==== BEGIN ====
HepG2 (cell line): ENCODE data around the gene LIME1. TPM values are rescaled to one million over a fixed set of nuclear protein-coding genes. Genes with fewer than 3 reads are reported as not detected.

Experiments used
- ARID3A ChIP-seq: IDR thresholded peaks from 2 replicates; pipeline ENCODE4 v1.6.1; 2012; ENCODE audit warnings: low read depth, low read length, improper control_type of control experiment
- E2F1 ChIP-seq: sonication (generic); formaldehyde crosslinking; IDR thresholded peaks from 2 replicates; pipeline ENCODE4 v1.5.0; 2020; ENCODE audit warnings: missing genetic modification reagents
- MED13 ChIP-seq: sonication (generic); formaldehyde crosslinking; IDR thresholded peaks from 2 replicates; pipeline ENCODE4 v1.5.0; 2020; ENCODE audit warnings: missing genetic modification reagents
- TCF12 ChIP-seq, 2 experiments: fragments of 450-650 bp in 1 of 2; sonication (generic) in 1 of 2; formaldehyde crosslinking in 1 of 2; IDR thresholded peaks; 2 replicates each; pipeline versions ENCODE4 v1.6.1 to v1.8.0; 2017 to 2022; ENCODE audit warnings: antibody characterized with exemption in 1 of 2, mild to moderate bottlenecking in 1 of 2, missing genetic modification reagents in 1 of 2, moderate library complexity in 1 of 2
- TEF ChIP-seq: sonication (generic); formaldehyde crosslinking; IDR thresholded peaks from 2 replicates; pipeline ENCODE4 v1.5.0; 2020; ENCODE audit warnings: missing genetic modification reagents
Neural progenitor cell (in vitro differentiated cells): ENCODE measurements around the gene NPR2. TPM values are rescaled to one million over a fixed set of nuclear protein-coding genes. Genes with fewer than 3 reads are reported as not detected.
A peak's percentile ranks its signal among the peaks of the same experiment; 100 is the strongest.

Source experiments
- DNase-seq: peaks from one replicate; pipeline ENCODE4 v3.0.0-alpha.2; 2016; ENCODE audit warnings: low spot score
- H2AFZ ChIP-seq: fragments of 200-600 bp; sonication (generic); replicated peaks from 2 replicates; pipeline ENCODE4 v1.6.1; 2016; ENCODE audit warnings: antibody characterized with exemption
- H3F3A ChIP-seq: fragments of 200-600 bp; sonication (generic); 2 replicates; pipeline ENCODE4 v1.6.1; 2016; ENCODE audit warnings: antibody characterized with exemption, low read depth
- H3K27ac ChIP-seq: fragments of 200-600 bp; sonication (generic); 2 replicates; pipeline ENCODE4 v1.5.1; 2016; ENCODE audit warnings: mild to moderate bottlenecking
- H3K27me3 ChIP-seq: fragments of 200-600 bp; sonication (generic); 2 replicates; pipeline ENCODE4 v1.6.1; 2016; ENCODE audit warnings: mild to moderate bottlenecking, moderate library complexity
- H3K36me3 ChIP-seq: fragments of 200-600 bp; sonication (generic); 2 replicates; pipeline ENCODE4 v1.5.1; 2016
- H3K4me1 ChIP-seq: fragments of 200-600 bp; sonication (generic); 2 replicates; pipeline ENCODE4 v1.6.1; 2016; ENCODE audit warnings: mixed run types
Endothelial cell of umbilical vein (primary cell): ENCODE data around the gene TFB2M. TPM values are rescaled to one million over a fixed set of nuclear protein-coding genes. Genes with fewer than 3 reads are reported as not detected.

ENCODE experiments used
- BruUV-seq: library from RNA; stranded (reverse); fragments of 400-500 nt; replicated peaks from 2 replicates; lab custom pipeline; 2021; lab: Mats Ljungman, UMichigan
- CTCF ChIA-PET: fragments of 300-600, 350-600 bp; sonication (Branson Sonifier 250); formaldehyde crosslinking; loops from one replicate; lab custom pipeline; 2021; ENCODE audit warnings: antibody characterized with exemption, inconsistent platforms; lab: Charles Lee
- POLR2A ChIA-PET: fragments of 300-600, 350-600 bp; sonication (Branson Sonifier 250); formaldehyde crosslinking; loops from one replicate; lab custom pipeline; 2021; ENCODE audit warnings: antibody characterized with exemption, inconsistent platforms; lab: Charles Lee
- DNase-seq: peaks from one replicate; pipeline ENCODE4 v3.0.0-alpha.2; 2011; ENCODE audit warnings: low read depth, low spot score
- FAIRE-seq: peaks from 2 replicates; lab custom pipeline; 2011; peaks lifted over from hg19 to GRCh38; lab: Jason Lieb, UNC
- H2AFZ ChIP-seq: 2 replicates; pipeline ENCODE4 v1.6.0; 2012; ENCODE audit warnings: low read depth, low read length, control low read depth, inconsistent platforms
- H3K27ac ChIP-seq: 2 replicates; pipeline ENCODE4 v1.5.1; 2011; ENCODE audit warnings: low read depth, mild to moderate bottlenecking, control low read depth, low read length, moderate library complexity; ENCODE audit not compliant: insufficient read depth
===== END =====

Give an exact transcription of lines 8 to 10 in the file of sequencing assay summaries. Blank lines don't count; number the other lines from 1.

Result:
Neural progenitor cell (in vitro differentiated cells): ENCODE measurements around the gene NPR2. TPM values are rescaled to one million over a fixed set of nuclear protein-coding genes. Genes with fewer than 3 reads are reported as not detected.
A peak's percentile ranks its signal among the peaks of the same experiment; 100 is the strongest.

Source experiments